Archive for March, 2011

old teaching comics!

Posted in comics with tags , on March 31, 2011 by Christopher Pearce

Yes, it’s time once again to dip back into the almost decade worth of journal comics I’ve drawn and show off some ancient, badly drawn (or, more badly drawn than now, I guess) comics about teaching! All of these are from my substitute teaching days, back in 2003-2004.

I loved this moment for a few reasons. Firstly… Nickelodeon had started airing Full House in the afternoons, when most of the middle school/elementary school kids were just getting home from school. This meant there was a whole generation of kids who were familiar with TGIF-level comedy. Incidentally, this strip can be read as either a compliment or an insult, depending on how¬†you feel about Dave Coulier.

Even though this happened at a middle school, the same thing happens in high school. A lot of young people either see you as YOUNG (all capital letters) or OLD. If you’re OLD, you’re just old. Age is just a number, after all. For the record, I would have been like twenty three when I drew this comic.

Ok, one more:

I still remember that young lady, almost a decade after the fact. She had such a great, vibrant personality.

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sketchbook: old chum

Posted in sketchbook with tags , , on March 30, 2011 by Christopher Pearce

Found on my hard drive, a page from an old sketchbook:

Right, you all know I love Batman… I feel like I might be of the last generation who was exposed to the 1960’s Batman TV series with any regularity. The show was syndicated when the ’89 Batman flick was such a huge hit in theaters, but now it’s bogged down in some kind of legal morass that’s preventing it from coming out on DVD. I’m waiting anxiously for it!

sketchbook: random scribbles during the ogt

Posted in sketchbook with tags , , on March 29, 2011 by Christopher Pearce

On the last day of proctoring the Ohio Graduation Test, I was SO bored that I started scribbling on a spare piece of blank paper. Some thoughts, in no particular order:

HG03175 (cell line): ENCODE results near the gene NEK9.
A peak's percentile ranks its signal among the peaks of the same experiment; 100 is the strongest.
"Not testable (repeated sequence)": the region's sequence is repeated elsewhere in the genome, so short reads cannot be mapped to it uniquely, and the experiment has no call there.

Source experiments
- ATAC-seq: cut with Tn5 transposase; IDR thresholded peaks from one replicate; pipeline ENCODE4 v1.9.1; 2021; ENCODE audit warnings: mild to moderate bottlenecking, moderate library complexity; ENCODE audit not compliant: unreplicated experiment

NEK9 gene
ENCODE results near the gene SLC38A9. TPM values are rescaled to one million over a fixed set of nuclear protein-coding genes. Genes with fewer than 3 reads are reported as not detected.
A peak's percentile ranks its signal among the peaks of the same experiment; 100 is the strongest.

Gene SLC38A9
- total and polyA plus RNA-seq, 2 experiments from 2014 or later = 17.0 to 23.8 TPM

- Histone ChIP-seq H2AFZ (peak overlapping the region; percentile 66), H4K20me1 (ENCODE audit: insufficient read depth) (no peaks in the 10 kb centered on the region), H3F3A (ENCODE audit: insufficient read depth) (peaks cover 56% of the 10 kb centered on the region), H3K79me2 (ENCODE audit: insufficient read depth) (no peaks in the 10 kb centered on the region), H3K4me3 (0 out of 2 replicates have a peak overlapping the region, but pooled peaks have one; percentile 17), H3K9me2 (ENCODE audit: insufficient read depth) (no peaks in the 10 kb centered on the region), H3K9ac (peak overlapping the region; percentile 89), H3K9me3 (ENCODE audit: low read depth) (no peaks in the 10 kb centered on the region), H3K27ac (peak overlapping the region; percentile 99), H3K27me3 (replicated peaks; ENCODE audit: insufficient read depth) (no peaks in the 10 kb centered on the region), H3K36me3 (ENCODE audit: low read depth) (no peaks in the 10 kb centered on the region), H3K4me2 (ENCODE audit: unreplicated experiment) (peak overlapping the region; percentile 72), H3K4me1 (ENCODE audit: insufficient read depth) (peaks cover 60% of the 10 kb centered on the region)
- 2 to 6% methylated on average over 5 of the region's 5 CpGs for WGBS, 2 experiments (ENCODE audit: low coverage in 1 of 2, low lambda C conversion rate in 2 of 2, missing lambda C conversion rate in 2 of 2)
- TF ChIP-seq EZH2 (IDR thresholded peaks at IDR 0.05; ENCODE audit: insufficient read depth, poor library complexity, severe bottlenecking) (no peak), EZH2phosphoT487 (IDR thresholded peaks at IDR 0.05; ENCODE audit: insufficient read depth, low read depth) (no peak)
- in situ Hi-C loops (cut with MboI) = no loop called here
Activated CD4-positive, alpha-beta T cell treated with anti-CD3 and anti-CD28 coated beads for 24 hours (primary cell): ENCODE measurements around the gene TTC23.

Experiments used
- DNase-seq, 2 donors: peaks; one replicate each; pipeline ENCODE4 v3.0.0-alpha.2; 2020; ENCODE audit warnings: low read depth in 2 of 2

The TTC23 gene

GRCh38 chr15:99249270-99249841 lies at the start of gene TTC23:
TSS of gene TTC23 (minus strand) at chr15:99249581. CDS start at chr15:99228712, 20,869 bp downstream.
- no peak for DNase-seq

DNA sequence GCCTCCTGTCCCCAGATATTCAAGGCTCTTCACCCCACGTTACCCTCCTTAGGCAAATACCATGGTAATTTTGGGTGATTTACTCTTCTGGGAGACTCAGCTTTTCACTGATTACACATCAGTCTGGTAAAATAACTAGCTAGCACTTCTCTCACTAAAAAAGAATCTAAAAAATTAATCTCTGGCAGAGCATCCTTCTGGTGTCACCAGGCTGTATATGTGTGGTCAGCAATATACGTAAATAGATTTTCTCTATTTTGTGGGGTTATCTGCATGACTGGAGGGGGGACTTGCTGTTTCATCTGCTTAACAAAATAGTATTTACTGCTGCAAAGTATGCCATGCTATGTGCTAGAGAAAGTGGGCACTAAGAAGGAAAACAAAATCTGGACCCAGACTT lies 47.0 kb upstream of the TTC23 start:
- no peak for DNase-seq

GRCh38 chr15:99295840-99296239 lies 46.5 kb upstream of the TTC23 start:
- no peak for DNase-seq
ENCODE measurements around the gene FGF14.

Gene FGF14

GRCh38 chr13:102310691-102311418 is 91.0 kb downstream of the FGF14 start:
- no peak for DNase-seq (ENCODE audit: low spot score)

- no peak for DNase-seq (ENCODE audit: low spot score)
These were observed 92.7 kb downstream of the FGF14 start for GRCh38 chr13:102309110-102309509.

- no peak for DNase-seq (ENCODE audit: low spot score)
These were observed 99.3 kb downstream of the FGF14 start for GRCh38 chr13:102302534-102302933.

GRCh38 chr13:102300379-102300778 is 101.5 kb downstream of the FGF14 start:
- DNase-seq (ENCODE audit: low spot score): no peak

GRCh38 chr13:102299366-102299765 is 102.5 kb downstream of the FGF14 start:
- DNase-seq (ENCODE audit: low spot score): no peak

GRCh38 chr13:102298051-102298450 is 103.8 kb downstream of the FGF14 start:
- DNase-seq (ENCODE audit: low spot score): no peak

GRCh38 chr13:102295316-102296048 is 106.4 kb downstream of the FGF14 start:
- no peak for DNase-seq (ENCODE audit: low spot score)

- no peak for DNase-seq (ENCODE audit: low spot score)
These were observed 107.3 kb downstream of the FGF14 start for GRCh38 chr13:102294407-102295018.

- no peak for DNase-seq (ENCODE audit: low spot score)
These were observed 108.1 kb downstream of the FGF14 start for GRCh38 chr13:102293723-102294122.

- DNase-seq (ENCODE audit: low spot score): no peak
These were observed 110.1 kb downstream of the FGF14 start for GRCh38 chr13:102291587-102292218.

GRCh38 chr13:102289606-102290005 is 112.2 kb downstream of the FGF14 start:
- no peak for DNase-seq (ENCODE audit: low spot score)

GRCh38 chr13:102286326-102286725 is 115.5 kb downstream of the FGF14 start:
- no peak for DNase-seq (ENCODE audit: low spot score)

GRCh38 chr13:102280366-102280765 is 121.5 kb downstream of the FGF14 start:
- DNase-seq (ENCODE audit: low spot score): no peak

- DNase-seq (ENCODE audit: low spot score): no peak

I’ve been reading comic books for about twenty years and I’ve always thought Ghost Rider was sort of stupid. I recently read comic writer Jason Aaron’s thirty-odd issue run on the character. I wouldn’t exactly say that Aaron’s take on the character has dissuaded me of the notion that a flaming skull riding a motorcycle isn’t a stupid idea, but the way that he glories in what’s goofy about the character with a serious face made for a fun read.

A lot of my students are wearing hats like that one at the bottom.

Our dog Roxanne, is pretty ug. My best friend Melissa loves her so I’m expecting a nasty phone call about that doodle any minute now.

Oh, and the list is stuff I need to buy.

not teaching comics: my wife is gorgeous

Posted in Uncategorized with tags , on March 28, 2011 by Christopher Pearce

I thought I’d share some recent artwork featuring my gorgeous wife Ellen. Awhile back, I posted this painting

by Chuck Marshall that featured Ellen, Elliot and I. Chuck’s an artist that Ellen works with pretty regularly at her job managing Gallery 42 Fine Arts here in Mason. Well, a few weeks ago, Chuck decided to paint a picture of Ellen by herself, and I thought I’d share the result with you because… well, because of the title of this post. My wife is gorgeous.